High Poverty Rates Shadow Welfare Reform

Sep 26, 2011

By Elizabeth Lower-Basch

On Sept. 8, 2011, the Subcommittee on Human Resources to the Committee on Ways and Means in the U.S. House of Representatives held a hearing on Temporary Assistance for Needy Families (TANF), in preparation for the pending reauthorization of the block grant. CLASP submitted testimony for the record on Sept. 22. Below is an excerpt:

A few days after this Committee held its hearing, the U.S. Census released the official poverty numbers for 2010. These numbers reveal a story of increasing hardship among America's children, particularly its youngest children. In 2010, 22 percent of children were in families with incomes under the poverty level, and 10 percent were in families in extreme poverty - with incomes less than half of the official poverty level. More than one in four children under the age of 5 were in poverty, with 12 percent in extreme poverty.

We know that such poverty is associated not just with immediate hardships - inadequate nutrition, unstable housing, low quality child care, increased rates of child abuse and neglect - but also long term effects on educational outcomes and adult earning potential. When compared with children from more affluent families, poor children are more likely to have low academic achievement, to drop out of school, and to have health, behavioral, and emotional problems. These linkages are particularly strong for children whose families experience deep poverty, who are poor during early childhood, and who are trapped in poverty for a long time. With child poverty and extreme poverty at these rates, we cannot consider TANF a success.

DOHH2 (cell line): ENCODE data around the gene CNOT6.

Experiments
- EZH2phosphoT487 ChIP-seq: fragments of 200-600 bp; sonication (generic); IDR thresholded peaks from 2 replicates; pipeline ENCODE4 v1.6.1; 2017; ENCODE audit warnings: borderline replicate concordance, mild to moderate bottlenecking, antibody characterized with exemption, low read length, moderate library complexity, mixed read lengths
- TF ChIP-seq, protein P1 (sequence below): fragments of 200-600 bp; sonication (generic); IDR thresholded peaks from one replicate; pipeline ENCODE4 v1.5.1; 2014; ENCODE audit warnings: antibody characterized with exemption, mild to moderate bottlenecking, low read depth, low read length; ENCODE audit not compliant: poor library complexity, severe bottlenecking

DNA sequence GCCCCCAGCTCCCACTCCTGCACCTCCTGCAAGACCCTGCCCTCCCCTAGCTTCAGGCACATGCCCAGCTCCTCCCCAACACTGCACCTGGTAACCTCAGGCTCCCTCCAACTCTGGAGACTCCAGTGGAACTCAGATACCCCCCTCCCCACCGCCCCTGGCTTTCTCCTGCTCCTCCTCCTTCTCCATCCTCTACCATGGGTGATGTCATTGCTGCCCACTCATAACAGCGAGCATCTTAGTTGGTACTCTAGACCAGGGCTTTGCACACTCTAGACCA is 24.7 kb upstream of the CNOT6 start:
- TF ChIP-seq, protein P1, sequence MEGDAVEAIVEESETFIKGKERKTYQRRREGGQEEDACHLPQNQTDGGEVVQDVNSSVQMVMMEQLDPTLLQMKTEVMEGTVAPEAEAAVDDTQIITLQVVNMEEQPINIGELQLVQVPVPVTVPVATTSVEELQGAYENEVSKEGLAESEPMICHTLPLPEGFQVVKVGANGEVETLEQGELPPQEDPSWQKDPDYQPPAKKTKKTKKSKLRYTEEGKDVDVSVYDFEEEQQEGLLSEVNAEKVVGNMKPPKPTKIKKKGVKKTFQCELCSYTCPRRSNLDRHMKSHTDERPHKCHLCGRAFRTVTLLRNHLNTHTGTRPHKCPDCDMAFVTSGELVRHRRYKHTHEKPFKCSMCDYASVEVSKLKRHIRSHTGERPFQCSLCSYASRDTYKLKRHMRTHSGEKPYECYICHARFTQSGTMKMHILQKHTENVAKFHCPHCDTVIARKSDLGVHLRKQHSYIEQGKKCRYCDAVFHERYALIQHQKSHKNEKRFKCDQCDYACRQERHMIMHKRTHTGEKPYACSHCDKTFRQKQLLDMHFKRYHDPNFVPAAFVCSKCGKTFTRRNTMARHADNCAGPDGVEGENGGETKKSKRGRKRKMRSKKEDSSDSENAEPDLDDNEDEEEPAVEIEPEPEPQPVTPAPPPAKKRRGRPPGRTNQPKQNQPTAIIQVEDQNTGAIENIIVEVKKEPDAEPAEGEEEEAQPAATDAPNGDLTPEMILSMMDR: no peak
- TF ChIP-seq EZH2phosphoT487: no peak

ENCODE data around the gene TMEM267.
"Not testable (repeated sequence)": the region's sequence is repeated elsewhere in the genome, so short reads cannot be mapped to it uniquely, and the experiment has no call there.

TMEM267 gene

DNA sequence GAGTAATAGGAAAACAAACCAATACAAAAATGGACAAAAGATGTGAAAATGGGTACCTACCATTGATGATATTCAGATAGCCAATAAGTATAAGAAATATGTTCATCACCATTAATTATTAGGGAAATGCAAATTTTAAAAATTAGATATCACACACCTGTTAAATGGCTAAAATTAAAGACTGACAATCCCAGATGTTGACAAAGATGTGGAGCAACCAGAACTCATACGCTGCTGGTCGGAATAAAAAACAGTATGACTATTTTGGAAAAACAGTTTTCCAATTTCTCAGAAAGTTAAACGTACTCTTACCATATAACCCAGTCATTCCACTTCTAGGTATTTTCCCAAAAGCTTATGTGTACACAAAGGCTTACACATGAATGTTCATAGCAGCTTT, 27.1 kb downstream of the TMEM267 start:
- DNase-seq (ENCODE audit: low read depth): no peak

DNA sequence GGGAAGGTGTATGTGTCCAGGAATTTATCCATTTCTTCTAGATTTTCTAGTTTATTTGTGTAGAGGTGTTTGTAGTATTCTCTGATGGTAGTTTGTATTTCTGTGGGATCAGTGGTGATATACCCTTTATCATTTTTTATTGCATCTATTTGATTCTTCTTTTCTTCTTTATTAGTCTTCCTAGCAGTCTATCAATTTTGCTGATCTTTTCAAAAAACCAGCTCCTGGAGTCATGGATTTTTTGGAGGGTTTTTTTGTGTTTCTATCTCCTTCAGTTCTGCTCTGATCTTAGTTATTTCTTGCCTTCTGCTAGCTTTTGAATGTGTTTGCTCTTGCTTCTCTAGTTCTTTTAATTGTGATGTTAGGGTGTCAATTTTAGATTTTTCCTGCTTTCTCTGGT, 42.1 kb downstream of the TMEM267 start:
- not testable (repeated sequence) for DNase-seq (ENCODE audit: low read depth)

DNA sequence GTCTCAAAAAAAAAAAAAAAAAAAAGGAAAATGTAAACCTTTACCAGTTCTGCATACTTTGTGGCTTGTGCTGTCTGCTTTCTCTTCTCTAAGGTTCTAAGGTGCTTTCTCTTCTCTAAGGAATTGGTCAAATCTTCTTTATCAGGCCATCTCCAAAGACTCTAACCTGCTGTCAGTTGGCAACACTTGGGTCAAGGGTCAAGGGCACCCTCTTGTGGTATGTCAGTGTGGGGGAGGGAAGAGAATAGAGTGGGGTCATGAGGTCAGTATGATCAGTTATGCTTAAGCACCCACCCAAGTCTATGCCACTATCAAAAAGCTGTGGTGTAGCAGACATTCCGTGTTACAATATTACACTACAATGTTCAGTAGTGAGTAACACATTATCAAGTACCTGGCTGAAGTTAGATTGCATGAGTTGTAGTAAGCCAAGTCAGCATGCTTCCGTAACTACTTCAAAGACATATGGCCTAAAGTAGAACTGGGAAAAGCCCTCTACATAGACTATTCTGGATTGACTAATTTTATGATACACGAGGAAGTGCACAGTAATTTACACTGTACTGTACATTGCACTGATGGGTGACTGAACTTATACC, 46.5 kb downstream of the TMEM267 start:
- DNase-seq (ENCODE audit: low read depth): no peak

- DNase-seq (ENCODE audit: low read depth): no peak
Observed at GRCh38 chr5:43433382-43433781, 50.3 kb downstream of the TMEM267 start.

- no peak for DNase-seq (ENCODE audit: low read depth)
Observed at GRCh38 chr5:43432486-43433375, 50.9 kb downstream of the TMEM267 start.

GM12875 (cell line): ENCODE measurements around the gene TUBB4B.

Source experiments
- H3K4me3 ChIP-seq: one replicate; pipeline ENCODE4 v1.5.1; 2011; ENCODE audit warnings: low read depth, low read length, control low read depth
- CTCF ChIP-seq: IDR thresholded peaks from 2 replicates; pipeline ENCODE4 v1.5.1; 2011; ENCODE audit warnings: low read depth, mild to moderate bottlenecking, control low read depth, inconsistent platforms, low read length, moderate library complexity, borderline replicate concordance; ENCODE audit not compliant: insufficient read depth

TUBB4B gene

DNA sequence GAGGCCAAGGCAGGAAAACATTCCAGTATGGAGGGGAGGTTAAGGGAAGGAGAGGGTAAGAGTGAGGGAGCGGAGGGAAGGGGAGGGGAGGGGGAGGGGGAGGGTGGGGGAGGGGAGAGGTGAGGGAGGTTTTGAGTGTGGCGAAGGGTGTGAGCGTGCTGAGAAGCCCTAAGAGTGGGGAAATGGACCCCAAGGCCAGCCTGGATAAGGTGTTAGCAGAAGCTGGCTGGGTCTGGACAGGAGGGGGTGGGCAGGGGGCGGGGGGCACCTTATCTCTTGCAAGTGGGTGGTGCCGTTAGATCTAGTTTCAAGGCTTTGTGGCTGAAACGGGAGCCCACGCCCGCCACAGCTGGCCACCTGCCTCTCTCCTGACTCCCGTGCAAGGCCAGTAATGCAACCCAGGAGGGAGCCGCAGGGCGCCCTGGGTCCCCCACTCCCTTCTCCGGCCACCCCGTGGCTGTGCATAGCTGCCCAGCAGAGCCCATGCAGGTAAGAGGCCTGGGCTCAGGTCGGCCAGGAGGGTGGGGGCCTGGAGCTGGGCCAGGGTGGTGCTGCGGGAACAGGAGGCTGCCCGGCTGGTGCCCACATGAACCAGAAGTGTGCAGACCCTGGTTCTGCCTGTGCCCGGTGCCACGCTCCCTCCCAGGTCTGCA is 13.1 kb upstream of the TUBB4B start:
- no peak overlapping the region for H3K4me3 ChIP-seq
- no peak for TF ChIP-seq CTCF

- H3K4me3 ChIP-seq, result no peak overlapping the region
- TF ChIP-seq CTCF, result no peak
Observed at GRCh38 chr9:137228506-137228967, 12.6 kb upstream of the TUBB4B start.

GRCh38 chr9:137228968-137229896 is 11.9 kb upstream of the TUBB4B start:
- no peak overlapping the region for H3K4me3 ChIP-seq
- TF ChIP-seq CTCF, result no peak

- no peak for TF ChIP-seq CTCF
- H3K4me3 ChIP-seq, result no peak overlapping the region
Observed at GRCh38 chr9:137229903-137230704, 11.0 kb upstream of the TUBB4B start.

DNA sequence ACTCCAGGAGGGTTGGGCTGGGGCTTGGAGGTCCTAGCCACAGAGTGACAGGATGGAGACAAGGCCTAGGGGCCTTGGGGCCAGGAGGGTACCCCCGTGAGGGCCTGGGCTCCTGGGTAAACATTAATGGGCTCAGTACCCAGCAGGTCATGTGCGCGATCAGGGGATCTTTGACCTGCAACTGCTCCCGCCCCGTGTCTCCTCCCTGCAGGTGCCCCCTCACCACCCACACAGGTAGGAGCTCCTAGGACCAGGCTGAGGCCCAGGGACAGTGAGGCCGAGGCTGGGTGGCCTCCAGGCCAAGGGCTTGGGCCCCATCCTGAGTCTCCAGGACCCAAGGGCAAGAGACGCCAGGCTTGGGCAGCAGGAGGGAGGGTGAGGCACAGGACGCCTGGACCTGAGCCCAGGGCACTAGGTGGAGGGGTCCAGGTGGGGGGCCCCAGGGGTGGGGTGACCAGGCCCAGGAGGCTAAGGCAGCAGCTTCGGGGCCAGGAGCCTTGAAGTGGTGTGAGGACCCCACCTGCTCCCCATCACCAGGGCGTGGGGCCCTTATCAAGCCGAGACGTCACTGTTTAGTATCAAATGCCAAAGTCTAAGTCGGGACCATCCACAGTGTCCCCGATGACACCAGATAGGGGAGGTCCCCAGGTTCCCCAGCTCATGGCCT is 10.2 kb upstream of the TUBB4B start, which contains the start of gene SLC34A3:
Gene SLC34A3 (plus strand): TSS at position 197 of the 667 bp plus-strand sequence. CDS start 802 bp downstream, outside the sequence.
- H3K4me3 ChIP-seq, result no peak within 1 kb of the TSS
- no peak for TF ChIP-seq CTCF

Based on the experience of other countries, we can conclusively reject the claim that we must accept persistently high levels of poverty and deprivation as the necessary price for ensuring high levels of labor force participation. Countries like the Netherlands - which now has a higher rate of female labor force participation than the United States - prove that it is not necessary to threaten parents with destitution as the alternative in order to engage them in work. The combination of job training, assistance in finding employment, and supports that make it possible for parents to work have been demonstrated to be an effective option for promoting employment, even while benefits that remain far more generous than those in the United States provide all families with a measure of economic security.

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